The tools created through the HGP also continue to inform efforts to characterize the entire genomes of several other organisms used extensively in biological research, such as mice, fruit flies and flatworms. These efforts support each other, because most organisms have many similar, or “homologous,” genes with similar functions. Therefore, the identification of the sequence or function of a gene in a model organism, for example, the roundworm C. elegans, has the potential to explain a homologous gene in human beings, or in one of the other model organisms. These ambitious goals required and will continue to demand a variety of new technologies that have made it possible to relatively rapidly construct a first draft of the human genome and to continue to refine that draft. These techniques include:
- DNA Sequencing
- The Employment of Restriction Fragment-Length Polymorphisms (RFLP)
- Yeast Artificial Chromosomes (YAC)
- Bacterial Artificial Chromosomes (BAC)
- The Polymerase Chain Reaction (PCR)
Of course, information is only as good as the ability to use it. Therefore, advanced methods for widely disseminating the information generated by the HGP to scientists, physicians and others, is necessary in order to ensure the most rapid application of research results for the benefit of humanity. Biomedical technology and research are particular beneficiaries of the HGP.
However, the momentous implications for individuals and society for possessing the detailed genetic information made possible by the HGP were recognized from the outset. Another major component of the HGP – and an ongoing component of NHGRI – is therefore devoted to the analysis of the ethical, legal and social implications (ELSI) of our newfound genetic knowledge, and the subsequent development of policy options for public consideration.
Sickle cell anemia is the most common form of sickle cell disease (SCD). SCD is a serious disorder in which the body makes sickle-shaped red blood cells. “Sickle-shaped” means that the red blood cells are shaped like a crescent.
Normal red blood cells are disc-shaped and look like doughnuts without holes in the center. They move easily through your blood vessels. Red blood cells contain an iron-rich protein called hemoglobin (HEE-muh-glow-bin). This protein carries oxygen from the lungs to the rest of the body.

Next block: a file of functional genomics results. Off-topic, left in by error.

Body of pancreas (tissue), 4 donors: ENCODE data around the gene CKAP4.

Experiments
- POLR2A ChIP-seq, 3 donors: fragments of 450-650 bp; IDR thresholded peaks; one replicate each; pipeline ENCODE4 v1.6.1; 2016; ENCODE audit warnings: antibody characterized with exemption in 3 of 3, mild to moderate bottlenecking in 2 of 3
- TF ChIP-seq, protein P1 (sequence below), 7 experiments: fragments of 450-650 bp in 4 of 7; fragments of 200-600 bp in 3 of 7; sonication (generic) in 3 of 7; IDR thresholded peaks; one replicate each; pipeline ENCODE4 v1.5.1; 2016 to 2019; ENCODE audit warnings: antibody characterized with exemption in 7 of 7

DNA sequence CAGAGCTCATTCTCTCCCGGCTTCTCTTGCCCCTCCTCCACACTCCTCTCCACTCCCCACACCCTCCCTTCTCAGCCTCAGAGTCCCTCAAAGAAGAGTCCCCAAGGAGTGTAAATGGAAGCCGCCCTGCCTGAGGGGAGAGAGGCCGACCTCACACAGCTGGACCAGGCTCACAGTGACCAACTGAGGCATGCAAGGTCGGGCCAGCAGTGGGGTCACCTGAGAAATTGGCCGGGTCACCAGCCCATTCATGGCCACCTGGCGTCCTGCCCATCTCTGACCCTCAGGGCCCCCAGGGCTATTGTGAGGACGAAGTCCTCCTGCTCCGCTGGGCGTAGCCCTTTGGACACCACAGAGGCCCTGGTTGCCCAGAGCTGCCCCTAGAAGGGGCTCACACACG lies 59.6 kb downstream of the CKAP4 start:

Sickle cells contain abnormal hemoglobin called sickle hemoglobin or hemoglobin S. Sickle hemoglobin causes the cells to develop a sickle, or crescent, shape.
Sickle cells are stiff and sticky. They tend to block blood flow in the blood vessels of the limbs and organs. Blocked blood flow can cause pain and organ damage. It can also raise the risk for infection.
Normal Red Blood Cells and Sickle Cells
Figure A shows normal red blood cells flowing freely in a blood vessel. The inset image shows a cross-section of a normal red blood cell with normal hemoglobin. Figure B shows abnormal, sickled red blood cells blocking blood flow in a blood vessel. The inset image shows a cross-section of a sickle cell with abnormal (sickle) hemoglobin forming abnormal strands.
Sickle cell anemia is one type of anemia. Anemia is a condition in which your blood has a lower than normal number of red blood cells. This condition also can occur if your red blood cells don’t contain enough hemoglobin.
Red blood cells are made in the spongy marrow inside the larger bones of the body. Bone marrow is always making new red blood cells to replace old ones. Normal red blood cells live about 120 days in the bloodstream and then die. They carry oxygen and remove carbon dioxide (a waste product) from your body.
In sickle cell anemia, the abnormal sickle cells usually die after only about 10 to 20 days. The bone marrow can’t make new red blood cells fast enough to replace the dying ones.
Sickle cell anemia is an inherited, lifelong disease. People who have the disease are born with it. They inherit two genes for sickle hemoglobin—one from each parent.
People who inherit a sickle hemoglobin gene from one parent and a normal gene from the other parent have a condition called sickle cell trait.
Sickle cell trait is different than sickle cell anemia. People who have sickle cell trait don’t have the disease. Like people who have sickle cell anemia, people who have sickle cell trait can pass the sickle hemoglobin gene to their children.
central dogma of biology states that “the coded genetic information hard-wired into DNA is transcribed into individual transportable cassettes, composed of messenger RNA (mRNA); each mRNA cassette contains the program for synthesis of a particular protein (or small number of proteins).”
Transcription of DNA to RNA to protein: This dogma forms the backbone of molecular biology and is represented by four major stages.
1. The DNA replicates its information in a process that involves many enzymes: replication.
2. The DNA codes for the production of messenger RNA (mRNA) during transcription.
3. In eukaryotic cells, the mRNA is processed (essentially by splicing) and migrates from the nucleus to the cytoplasm.
4. Messenger RNA carries coded information to ribosomes. The ribosomes “read” this information and use it for protein synthesis. This process is called translation.
Proteins do not code for the production of protein, RNA or DNA.